Engineers at Purdue have developed a system called ReadingMate that adjusts text on a monitor accommodate the bobbing motion of a treadmill user's head so that text appears to be still, the university said in a release Tuesday.
"Not many people can run and read at the same time," industrial engineering Professor Ji Soo Yi said. "This is because the relative location of the eyes to the text is vigorously changing, and our eyes try to constantly adjust to such changes, which is burdensome."
Determining the primary impediment to reading while running is the head's vertical movement, the researchers came up with a system to allow a treadmill user to read normal-size text on a small monitor mounted in front of the machine.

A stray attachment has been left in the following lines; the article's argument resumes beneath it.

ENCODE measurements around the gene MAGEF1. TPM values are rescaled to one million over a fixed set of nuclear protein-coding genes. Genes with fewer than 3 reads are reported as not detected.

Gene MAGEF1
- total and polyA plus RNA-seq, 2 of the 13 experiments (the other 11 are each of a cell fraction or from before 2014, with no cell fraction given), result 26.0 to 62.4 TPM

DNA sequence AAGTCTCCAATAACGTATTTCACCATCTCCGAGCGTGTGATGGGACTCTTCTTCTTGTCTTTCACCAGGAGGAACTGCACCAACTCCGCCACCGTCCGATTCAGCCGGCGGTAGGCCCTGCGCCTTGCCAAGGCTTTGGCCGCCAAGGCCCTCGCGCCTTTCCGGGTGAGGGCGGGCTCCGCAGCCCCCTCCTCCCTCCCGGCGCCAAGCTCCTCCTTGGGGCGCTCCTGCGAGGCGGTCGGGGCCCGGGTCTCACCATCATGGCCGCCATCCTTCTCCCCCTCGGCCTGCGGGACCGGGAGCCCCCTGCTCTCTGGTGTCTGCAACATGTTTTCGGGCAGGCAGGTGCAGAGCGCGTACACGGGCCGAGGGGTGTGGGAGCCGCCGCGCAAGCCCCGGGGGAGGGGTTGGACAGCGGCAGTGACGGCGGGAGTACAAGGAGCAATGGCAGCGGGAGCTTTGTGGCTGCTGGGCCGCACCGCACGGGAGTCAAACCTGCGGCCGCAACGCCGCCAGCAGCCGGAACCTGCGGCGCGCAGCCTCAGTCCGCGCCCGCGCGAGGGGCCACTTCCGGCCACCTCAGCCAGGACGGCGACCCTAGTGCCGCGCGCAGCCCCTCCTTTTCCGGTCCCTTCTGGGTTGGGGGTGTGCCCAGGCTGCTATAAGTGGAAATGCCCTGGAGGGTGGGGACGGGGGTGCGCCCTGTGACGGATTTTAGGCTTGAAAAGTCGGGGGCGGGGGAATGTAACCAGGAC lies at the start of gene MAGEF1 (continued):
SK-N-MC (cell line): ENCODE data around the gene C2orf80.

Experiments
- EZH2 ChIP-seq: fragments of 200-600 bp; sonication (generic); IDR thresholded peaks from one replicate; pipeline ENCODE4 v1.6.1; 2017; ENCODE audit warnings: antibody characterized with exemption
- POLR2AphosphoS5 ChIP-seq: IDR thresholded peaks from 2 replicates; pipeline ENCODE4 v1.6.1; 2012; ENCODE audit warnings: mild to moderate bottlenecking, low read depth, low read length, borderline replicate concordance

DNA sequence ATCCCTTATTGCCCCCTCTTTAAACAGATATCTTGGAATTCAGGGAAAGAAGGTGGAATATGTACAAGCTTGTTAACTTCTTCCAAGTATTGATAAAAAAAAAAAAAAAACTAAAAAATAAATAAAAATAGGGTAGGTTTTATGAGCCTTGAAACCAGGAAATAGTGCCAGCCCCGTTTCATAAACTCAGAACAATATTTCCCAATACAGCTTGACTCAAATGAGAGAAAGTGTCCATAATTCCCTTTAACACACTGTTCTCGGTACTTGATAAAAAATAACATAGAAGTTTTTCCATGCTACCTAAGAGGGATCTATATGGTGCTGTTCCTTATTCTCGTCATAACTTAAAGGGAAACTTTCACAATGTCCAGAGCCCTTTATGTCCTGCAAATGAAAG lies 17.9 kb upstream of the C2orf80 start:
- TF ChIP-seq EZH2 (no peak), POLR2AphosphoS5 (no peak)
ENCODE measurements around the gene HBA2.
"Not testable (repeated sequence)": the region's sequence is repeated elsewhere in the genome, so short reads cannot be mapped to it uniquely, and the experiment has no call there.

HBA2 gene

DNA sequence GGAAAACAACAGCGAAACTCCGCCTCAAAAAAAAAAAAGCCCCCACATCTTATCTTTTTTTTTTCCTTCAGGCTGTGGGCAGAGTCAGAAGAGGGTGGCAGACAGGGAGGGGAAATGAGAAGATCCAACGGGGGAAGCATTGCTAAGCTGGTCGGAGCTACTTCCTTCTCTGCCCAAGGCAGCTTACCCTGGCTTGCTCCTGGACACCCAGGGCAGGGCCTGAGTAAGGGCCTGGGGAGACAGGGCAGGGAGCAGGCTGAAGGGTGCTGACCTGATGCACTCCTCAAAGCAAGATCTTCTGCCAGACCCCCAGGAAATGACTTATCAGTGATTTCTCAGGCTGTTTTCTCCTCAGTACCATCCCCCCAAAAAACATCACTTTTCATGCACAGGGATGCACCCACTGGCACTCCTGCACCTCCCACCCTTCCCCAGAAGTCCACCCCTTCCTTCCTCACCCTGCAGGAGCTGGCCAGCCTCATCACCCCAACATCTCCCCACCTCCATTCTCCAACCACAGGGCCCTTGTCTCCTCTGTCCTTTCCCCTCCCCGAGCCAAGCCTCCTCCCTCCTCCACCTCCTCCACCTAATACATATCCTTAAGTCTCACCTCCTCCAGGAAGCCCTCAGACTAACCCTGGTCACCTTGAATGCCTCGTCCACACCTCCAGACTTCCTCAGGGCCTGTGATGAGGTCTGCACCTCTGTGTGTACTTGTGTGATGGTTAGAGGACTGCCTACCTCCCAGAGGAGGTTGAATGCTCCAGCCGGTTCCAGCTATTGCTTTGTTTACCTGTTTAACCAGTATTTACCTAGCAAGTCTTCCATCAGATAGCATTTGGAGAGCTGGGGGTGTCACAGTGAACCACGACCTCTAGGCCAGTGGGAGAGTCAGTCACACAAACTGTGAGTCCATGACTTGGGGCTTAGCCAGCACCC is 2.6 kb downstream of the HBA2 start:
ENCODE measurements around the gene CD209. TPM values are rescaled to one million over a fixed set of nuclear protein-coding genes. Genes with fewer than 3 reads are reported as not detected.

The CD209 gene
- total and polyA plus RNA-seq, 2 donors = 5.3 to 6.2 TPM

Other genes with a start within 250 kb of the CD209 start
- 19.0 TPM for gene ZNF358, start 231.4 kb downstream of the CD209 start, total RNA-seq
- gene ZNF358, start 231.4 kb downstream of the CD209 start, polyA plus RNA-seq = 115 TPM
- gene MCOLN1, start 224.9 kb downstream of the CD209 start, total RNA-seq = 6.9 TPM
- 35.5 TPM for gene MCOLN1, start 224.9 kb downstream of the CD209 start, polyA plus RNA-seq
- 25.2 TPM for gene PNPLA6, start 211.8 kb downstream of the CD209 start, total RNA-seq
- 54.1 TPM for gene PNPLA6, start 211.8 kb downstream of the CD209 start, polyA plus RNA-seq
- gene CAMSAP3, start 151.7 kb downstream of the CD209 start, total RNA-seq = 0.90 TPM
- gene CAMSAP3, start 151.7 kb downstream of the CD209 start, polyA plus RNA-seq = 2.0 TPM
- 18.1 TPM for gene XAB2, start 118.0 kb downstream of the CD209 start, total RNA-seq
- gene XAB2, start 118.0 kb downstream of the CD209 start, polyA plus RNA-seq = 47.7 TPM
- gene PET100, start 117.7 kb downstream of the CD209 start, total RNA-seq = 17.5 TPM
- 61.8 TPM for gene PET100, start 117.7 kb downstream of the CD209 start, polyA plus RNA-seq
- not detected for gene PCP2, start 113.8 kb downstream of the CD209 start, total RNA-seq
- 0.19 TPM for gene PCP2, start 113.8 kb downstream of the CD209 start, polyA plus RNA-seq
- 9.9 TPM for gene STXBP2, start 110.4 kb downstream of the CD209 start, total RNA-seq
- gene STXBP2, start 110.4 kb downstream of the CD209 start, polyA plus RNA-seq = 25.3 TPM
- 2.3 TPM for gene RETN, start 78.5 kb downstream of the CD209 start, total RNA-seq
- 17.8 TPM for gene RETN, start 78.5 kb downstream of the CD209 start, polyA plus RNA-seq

In tests, volunteers on treadmills wore goggles equipped with infrared LEDs and an infrared camera that tracked the runners' bobbing heads.
The researchers worked to create an algorithm to correctly move the text to compensate.
"You can't just move the text exactly in sync with the head because the eye is already doing what it can to compensate," researcher Bum chul Kwon said. "So you have to account for that compensation by moving the text slightly out of synch with the head motion."
The system also might be useful for people like heavy equipment operators and aircraft pilots, the researchers said.
"Both may experience heavy shaking and turbulence while reading information from a display," Kwon said. "ReadingMate could stabilize the content in such cases."
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